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A footnote can be used to present an ancillary piece of information usually at the bottom of a page. The benefits of creating footnotes are that the author can add a note of reference, explanation, or comment without disrupting the structure of the sentence. A footnote immediately connects the reader to the citation or your specific thought, concept, or idea related to that text.

What is a footnote?

Footnotes1 can be essential when trying to relay additional information to a user. Most readers will review the footnotes after they read the text from where the footnotes are anchored 2 to more fully understand the content.

How to create a footnote

Step 1: Identify the text to which to add the footnote

Identify the text that you wish to add some additional information or a citation to.

Step 2: Add a superscript number

  1. Add the footnote number at the end of your text.
  2. Highlight the footnote number and click the Superscript button in the editor.


Step 3: Create the footnote section

  1. Navigate to the bottom of the page or content.
  2. To separate the footnote section from the rest of the content, click the Page Break button in the editor to add a horizontal line.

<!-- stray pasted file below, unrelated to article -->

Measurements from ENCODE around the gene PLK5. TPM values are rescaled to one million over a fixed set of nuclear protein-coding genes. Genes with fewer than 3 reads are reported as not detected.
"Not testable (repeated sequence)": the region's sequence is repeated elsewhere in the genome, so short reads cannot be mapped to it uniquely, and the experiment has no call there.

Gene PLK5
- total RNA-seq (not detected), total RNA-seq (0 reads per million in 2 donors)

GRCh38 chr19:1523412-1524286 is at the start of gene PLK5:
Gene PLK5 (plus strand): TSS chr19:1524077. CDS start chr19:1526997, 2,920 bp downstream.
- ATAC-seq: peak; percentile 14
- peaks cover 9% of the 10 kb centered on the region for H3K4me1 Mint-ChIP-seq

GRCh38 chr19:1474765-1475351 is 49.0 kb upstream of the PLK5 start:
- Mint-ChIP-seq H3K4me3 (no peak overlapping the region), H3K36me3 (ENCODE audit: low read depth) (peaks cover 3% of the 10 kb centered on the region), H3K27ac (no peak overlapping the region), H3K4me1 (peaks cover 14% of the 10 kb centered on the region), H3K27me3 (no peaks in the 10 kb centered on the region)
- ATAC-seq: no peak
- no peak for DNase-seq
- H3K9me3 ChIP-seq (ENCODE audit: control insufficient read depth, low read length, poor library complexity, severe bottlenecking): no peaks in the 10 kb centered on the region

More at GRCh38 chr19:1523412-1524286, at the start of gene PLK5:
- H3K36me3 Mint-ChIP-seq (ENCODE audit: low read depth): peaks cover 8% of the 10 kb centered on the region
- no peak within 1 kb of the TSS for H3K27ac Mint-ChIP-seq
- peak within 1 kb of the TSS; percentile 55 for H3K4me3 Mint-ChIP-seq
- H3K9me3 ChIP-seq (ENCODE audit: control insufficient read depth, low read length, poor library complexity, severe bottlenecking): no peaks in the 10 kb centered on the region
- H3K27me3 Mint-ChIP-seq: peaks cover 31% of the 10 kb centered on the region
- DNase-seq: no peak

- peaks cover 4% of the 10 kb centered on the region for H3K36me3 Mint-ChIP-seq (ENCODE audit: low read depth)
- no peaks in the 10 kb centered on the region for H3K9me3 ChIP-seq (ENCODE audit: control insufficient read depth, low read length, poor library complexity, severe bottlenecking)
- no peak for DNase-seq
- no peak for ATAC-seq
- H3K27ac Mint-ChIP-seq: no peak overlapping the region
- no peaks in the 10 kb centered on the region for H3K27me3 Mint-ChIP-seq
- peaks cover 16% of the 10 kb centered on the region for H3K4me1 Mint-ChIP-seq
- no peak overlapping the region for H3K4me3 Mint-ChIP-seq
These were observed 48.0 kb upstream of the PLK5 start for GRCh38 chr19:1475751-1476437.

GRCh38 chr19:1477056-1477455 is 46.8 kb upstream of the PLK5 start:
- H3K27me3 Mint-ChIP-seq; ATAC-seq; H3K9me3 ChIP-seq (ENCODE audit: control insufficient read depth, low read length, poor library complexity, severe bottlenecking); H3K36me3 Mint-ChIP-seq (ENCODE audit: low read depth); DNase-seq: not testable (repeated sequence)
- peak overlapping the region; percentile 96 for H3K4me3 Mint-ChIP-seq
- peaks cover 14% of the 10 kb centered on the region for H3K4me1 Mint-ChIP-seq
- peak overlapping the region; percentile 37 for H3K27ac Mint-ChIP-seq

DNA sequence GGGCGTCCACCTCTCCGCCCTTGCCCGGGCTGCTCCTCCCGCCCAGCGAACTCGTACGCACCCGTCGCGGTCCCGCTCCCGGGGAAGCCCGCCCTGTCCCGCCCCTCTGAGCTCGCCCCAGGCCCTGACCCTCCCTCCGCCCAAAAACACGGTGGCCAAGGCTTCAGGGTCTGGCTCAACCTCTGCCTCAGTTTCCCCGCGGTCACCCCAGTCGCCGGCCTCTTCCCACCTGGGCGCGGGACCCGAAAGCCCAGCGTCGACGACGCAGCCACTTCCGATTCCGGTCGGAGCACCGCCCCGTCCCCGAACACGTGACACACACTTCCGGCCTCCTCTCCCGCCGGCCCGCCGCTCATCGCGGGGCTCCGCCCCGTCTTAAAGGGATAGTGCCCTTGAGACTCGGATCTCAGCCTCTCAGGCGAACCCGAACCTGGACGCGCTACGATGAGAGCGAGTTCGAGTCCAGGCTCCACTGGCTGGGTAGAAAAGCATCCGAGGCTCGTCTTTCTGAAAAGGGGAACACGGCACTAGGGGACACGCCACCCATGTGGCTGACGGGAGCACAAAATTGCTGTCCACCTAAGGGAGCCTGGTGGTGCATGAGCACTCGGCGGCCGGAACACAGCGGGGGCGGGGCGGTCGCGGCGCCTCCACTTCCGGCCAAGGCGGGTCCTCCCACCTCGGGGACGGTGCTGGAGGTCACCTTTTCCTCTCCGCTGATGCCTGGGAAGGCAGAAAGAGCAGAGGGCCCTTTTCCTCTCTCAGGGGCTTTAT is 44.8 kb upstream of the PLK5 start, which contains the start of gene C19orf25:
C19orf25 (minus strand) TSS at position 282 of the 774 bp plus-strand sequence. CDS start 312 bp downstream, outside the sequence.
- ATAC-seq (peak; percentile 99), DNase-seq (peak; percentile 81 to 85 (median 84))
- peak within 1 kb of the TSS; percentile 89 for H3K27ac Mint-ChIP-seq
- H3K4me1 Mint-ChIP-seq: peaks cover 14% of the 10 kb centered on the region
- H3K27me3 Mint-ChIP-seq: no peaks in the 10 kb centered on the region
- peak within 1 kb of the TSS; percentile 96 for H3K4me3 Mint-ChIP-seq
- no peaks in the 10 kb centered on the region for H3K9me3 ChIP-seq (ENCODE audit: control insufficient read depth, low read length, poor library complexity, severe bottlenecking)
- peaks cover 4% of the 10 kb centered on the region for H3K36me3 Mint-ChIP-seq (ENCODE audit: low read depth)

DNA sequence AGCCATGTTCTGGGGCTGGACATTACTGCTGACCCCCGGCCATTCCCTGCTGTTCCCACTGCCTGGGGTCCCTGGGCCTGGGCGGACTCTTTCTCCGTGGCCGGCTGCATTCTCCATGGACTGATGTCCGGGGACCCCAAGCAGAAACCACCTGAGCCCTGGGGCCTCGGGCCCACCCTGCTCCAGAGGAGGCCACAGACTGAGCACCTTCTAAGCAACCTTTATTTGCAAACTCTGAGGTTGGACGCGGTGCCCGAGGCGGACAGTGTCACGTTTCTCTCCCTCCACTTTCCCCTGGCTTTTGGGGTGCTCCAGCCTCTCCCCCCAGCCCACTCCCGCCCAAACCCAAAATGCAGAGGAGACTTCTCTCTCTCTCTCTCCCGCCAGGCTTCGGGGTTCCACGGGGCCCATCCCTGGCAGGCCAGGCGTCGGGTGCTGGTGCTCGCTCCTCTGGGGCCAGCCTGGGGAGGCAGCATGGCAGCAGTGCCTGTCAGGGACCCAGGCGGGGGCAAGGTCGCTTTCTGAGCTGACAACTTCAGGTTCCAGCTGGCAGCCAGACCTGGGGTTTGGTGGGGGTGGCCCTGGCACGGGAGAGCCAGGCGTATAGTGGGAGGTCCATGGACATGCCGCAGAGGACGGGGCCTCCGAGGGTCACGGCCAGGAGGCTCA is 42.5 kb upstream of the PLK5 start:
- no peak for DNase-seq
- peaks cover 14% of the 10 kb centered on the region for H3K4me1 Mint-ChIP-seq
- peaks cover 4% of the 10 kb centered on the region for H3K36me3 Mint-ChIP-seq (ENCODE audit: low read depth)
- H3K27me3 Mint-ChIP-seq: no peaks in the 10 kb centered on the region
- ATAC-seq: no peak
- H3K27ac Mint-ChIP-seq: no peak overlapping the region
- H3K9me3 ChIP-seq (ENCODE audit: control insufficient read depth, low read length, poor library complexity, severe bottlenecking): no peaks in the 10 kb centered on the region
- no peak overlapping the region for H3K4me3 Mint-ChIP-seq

Step 4: Add the footnote reference

Underneath the page break line, add your footnote's reference.  Make sure to reference the original number of the footnote 3.

Step 5: Link the footnote and its reference

Create a link between the footnote and reference so the reader can jump directly to the bottom of the page where the information is found:

  1. Highlight the footnote number at the end of your text and click the Link button.

  1. Delete the content in the Link to: field and click Update Link to create a blank link.

  1. In the editor toolbar, click View and select Source.
  2. In the source code, find the link's <a> tag. 
  3. Modify the href property based on your own naming conventions. In the example below, fn1 stands for footnote 1.
  4. Add an id to the <a> tag.
  5. The final link should look something like this in Source mode:
<a href="#fn1" id="rf1" title=""><sup>1</sup></a>

Step 6: Link back to the original source

When linking back to the original source, you should give users some visual marker that there is a link back to the original source of the footnote to help user adoption.  The return character  is this visual representation of the HTML char code &crarr. You can use any visual marker to let the user know there is a link back to the source. Repeat items 1 through 6 in the previous step. The link should look something like this (Note how the href and id are switched from the previous example):

<a href="#rf1" id="fn1" title="">↵</a>


1. A footnote is a note placed at the bottom of a page that it is on or cites a reference for a designated part of the text. 

2. Often, the most interesting information is found in the footnotes. 

3. That is all it takes to create a footnote. 

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